Project status: Consultation has closed

How you had YourSay

The ACT Government introduced a bill into the Legislative Assembly in May 2023 to raise the minimum age of criminal responsibility, making the ACT the first Australian jurisdiction to legislate an increase to 14 years no more than 2 years after first raising it to 12.

The Justice (Age of Criminal responsibility) Legislation Amendment Bill 2023 aims to raise the minimum age of criminal responsibility in the ACT from 10 to 14 years. This will ensure children under the age of 14 years old cannot be held criminally responsible, with the exception of children aged 12 and 13 years old who commit certain exceptionally serious and intentionally violent offences.

In November 2022, the ACT Government released a Position Paper outlining how this reform would be implemented, key policy decisions already taken and what elements required further consultation.

The Position Paper reflects the feedback we heard through earlier consultations, including submissions from the community on a Discussion Paper released in August 2021. This feedback is summarised in this Listening Report.

In addition, the ACT Government commissioned an independent review led by Emeritus Professor Morag McArthur in 2021. The review's Final Report identified service system changes to support children and young people when the minimum age is raised.

If you have questions about the Position Paper, please contact us.

What we looked at

Across Australia, the minimum age of criminal responsibility is currently 10 years old. This means children as young as 10 can be charged, convicted and incarcerated for a criminal offence.

Following the 2020 election, the ACT Government committed to raising the minimum age of criminal responsibility as agreed Legislative Reform in the Parliamentary and Governing Agreement for the 10th Legislative Assembly.

Exposing children and young people to the criminal justice system can have a significant impact on their neurological and social development and can result in life-long interactions with the justice system.

The existence of a minimum age in justice systems recognises an age below which children are not able to form criminal intent in undertaking harmful behaviours, and therefore a criminal justice response is not appropriate.

Instead, we should provide therapeutic and restorative care to children and young people who are engaging in harmful behaviour.

Therapeutic and restorative care will improve outcomes for children and young people and increase community safety by diverting young people now and reducing later engagement in offending behaviour.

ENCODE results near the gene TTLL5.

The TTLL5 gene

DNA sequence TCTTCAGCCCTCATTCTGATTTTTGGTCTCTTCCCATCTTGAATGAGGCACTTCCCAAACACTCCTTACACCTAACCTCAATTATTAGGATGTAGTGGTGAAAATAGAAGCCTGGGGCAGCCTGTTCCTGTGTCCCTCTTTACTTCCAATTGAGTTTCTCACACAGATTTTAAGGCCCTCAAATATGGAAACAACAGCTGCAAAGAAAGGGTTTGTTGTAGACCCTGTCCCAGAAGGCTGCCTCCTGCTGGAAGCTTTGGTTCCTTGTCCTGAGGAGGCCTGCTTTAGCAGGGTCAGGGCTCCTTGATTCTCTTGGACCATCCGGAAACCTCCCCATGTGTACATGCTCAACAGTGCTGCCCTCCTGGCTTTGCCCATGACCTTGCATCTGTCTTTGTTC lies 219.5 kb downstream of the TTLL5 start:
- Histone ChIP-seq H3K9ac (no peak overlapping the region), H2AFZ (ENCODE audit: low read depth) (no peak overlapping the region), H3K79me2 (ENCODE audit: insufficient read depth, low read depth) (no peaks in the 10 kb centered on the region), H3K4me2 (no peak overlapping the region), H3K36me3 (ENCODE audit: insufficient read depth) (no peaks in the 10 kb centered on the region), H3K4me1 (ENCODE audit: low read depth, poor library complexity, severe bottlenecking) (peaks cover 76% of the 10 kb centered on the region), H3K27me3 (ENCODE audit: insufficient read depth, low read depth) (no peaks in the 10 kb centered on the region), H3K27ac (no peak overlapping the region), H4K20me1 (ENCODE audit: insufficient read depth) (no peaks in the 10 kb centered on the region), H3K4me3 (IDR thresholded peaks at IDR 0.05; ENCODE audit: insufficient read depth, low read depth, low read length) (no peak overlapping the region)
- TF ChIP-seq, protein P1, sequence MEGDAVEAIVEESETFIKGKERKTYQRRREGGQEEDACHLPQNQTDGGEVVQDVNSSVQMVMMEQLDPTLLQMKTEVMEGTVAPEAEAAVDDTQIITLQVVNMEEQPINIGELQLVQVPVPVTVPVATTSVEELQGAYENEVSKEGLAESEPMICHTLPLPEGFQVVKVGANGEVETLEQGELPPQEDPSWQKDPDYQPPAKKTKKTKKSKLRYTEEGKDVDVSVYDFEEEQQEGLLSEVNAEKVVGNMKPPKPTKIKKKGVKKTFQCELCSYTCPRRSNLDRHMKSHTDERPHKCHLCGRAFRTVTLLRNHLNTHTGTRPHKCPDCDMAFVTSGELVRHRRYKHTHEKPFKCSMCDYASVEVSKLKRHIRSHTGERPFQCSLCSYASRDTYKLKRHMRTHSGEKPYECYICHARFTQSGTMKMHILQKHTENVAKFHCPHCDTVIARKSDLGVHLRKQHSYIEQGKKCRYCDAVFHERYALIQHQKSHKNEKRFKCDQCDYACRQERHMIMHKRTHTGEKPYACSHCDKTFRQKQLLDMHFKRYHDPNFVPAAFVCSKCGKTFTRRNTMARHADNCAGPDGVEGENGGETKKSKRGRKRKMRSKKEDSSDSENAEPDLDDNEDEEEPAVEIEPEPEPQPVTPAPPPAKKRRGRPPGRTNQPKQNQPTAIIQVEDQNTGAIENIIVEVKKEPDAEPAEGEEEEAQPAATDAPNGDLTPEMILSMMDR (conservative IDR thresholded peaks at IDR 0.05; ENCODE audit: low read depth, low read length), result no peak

What is happening nationally

Attorneys General from all jurisdictions in Australia have been considering whether the age should be raised.

The Northern Territory has recently introduced legislation to raise the age to 12 and a two-year review to ensure it has the necessary support structures in place to consider raising the age to 14.

Tasmania has announced it will raise the minimum age of detention to 14 years, with exceptions for young people who commit the most serious offences.

The ACT Government is legislating to raise the minimum age of criminal responsibility to 14 years, no more than 2 years after first raising it to 12.

There will be no exceptions for children under 12 years old. They will not be subject to consideration in the criminal justice system.

Exceptions will be legislated, so that young people aged 12 or 13 years old can be charged if alleged to have committed the most serious of offences.

Getting ready for the change

To prepare for the introduction of the legislation, the ACT Government is reforming the service system required to support raising the minimum age of criminal responsibility. This includes

  • Improving the experiences and outcomes for children under 14 years old who are engaging in harmful behaviour that brings them to the attention of the justice system.
  • Leveraging this as an opportunity to improve the service system for a broader cohort of children and young people who face risk and engagement with youth justice.
  • Increasing community safety by intervening early and diverting children and young people onto a healthier pathway and away from later engagement in offending behaviour.
  • Working with community stakeholders to design and implement the service responses required to give effect to alternative pathways for children and young people aged 10 to 12 years old, and then 12 to 14 years old.

How we used your views

We appreciate the substantial advocacy and input we have received to date through this work, which has been instrumental in progressing this important reform.

We will continue to listen to the views of the community as we look to develop our service system and legislate to raise the minimum age of criminal responsibility in the ACT.